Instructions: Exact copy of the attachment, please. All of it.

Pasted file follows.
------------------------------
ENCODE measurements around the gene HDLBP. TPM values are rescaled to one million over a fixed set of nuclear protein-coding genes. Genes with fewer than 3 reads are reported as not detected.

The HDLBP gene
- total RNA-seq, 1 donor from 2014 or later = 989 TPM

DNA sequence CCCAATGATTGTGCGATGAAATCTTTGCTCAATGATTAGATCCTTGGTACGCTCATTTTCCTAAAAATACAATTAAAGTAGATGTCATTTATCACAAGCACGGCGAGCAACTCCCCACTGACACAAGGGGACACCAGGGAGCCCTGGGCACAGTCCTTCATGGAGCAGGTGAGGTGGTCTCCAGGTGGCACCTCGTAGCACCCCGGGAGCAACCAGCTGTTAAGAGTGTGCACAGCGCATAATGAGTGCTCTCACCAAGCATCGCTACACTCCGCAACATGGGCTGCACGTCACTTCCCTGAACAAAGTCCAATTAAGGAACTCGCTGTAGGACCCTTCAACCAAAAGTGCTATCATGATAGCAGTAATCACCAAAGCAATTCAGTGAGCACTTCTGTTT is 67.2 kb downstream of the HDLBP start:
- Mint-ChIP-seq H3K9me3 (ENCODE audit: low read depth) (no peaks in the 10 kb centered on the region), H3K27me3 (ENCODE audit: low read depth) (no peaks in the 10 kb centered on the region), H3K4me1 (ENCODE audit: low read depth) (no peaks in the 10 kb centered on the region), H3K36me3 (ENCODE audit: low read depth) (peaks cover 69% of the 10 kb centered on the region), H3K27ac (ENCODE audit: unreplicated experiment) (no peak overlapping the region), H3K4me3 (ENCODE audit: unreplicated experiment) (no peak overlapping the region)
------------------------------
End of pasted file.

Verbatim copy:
ENCODE measurements around the gene HDLBP. TPM values are rescaled to one million over a fixed set of nuclear protein-coding genes. Genes with fewer than 3 reads are reported as not detected.

The HDLBP gene
- total RNA-seq, 1 donor from 2014 or later = 989 TPM

DNA sequence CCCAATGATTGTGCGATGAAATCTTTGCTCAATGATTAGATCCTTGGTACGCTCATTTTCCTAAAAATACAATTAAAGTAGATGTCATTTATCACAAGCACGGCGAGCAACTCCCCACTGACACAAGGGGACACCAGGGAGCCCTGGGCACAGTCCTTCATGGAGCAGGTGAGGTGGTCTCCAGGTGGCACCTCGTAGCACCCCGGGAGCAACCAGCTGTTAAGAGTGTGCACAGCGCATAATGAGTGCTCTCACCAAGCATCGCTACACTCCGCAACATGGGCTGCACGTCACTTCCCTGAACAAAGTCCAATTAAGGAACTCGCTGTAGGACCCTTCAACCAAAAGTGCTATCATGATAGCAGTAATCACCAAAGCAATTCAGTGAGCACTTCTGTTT is 67.2 kb downstream of the HDLBP start:
- Mint-ChIP-seq H3K9me3 (ENCODE audit: low read depth) (no peaks in the 10 kb centered on the region), H3K27me3 (ENCODE audit: low read depth) (no peaks in the 10 kb centered on the region), H3K4me1 (ENCODE audit: low read depth) (no peaks in the 10 kb centered on the region), H3K36me3 (ENCODE audit: low read depth) (peaks cover 69% of the 10 kb centered on the region), H3K27ac (ENCODE audit: unreplicated experiment) (no peak overlapping the region), H3K4me3 (ENCODE audit: unreplicated experiment) (no peak overlapping the region)